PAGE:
Turnaround: How America’s Top Cop Reversed the Crime Epidemic
by William W. Bratton with Peter Knobler
Random House. 384 pp. $25.50
Though Democrats enjoy a five-to-one advantage among registered voters in New York City, the landslide reelection of Republican Mayor Rudolph Giuliani last November came as a surprise to no one. Nor was there much debate about the leading cause of his popularity: in four years Giuliani had presided over the nation’s most successful anti-crime campaign, illustrated most dramatically by a drop in the annual number of murders in the city from a high-water mark of 2,262 in the early 1990’s to fewer than 800 in 1997. Indeed, during Giuliani’s first term, felonies of almost every sort came down so far, so fast that New York is now regularly awarded the title of “safest city in America” in national surveys of crime.
In this much-anticipated book, William Bratton, Giuliani’s first police commissioner, gives us a vivid insider’s account of the innovative policing strategies behind New York’s transformation—as well as a deeply unflattering portrait of a mayor determined to take all the credit for restoring order to a city that many considered ungovernable.
As an up-and-coming officer in the Boston Police Department in the late 1980’s, William Bratton was a leading advocate of the “broken-windows” approach to policing. Developed by the social scientists George Kelling and James Q. Wilson, this theory perceives a causal link between seemingly minor “quality-of-life” violations—vandalism, public drunkenness, aggressive panhandling—and more serious crimes. The pervasive sense of disorder created by such offenses, Kelling and Wilson argue, lead to increased fear and a breakdown in confidence in law enforcement that in turn give encouragement to violent criminals.
Bratton’s first large-scale application of the theory came with his brief stint as chief of the New York Transit Police in 1990-91 under Mayor David Dinkins. At the time, the most troubling “broken window” in the subway system was fare-beating. Until Bratton’s arrival, it had been regarded as a minor nuisance, but Bratton went after fare-beaters with a vengeance, deploying decoys and undercover cops and using roving booking vans to make sure that offenders were speedily processed. As he and his aides quickly discovered, many of the fare-beaters carried guns and had outstanding warrants for more serious offenses. Virtually overnight, the crime rate in the subway system plunged.
But the lessons learned from this campaign, Bratton laments, made no impression on the New York Police Department (NYPD). Saddled with court rulings that had taken discretion out of their hands, and with supervisors who feared that aggressive action against drug dealing would lead to internal corruption, New York’s cops had taken the path of least resistance, doing less and less to combat street crime of every sort. “At the highest levels of the organization,” Bratton reports, “the basic aim of the NYPD was not to bring down crime but to avoid criticism from the media, politicians, and the public.” As one police executive put it, “Nobody ever lost a command because crime went up.” And crime in the city went up, relentlessly.
This changed when Bratton returned to New York in 1994 at the behest of newly-elected Mayor Giuliani and began his successful effort to reshape the culture of the largest police department in the world. A chief instrument of Bratton’s effort was the twice-weekly Compstat (computer-statistics) meeting held in the department’s command center. With every precinct commander and other top official in compulsory attendance, these early-morning gatherings took on the air of interrogations as supervisors were mercilessly grilled about how they were deploying their troops.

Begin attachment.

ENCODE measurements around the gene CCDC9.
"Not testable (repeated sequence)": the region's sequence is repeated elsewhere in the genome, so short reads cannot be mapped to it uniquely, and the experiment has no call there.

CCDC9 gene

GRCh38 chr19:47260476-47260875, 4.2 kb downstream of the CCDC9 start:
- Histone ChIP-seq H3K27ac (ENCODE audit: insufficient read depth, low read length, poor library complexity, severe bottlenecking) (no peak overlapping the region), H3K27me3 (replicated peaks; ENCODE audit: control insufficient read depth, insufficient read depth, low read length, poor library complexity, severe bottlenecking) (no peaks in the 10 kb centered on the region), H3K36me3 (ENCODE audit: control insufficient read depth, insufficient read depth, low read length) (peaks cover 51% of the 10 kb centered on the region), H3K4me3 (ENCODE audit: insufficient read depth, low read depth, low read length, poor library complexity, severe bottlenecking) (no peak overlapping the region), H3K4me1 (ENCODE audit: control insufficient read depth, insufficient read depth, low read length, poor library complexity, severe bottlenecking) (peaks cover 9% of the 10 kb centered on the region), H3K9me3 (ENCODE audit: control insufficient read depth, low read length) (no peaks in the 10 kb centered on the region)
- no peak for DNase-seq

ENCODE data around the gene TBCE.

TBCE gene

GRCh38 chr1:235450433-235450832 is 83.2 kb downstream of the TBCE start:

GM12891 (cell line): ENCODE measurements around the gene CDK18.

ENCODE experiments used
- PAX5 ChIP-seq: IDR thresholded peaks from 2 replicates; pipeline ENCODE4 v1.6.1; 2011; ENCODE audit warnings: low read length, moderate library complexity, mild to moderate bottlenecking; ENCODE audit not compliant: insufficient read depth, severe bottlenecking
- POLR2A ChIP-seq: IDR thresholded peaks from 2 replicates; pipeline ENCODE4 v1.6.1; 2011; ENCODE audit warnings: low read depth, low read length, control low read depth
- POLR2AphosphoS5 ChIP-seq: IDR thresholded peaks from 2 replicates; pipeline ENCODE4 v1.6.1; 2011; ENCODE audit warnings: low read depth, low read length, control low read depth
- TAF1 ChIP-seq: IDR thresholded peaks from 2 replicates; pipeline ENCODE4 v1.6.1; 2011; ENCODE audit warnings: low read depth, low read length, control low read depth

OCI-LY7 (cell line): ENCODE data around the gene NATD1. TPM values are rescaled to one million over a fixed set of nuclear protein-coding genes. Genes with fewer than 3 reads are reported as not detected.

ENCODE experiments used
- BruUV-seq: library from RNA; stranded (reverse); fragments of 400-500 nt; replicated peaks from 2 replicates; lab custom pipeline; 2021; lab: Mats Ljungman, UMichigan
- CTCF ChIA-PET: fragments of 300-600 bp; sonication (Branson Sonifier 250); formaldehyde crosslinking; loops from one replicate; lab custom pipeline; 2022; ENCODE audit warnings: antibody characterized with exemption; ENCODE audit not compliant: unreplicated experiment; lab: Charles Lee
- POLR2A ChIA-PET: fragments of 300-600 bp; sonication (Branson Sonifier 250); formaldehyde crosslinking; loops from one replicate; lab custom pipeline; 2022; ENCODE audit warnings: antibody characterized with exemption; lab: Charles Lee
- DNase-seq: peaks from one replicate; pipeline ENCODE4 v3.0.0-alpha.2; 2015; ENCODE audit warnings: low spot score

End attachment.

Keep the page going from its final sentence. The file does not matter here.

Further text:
Accountability at the top, Bratton found, quickly filtered down to the city’s 38,000 cops at street level, where it produced much more aggressive policing. Officers began to take responsibility even for the lesser offenses that had been deemed unworthy of their attention just years before. As with the subway system, the crime rate all across the city began to drop precipitously.
As Turnaround makes a point of emphasizing, Bratton’s achievements were not an unmixed blessing for the man who had hired him. The mayor, obsessed with garnering all the positive press coverage for himself, soon turned on the popular new commissioner, going so far as to circulate rumors that challenged his personal integrity. After 27 consecutive months of falling crime rates, Bratton was pushed out, a victim, by his own account, of political pettiness and egomania.
Bratton’s settling of scores must be taken with a grain of salt—he himself has made known his interest in running for mayor. But what cannot be disputed is the breakthrough that he helped to achieve in law enforcement. Until quite recently, the conventional wisdom among New York’s politicians, judges, civil libertarians, criminologists, and editorial writers was that high crime rates were inevitable so long as urban neighborhoods were scarred by poverty and racism. At best, the police could only hope to contain a threat that was socially induced and all but immutable. In liberal policy circles, no one believed that crime could actually be rolled back.
What Bratton, Giuliani, and their imitators in other big cities have demonstrated in recent years is that policing is not just an empty exercise. To the contrary, it can make the difference between chaos and livable streets, even in the poorest of neighborhoods. As a practical matter, they have proved that to fight crime you do not send out social workers, you send out the police and energize them to enforce all the laws.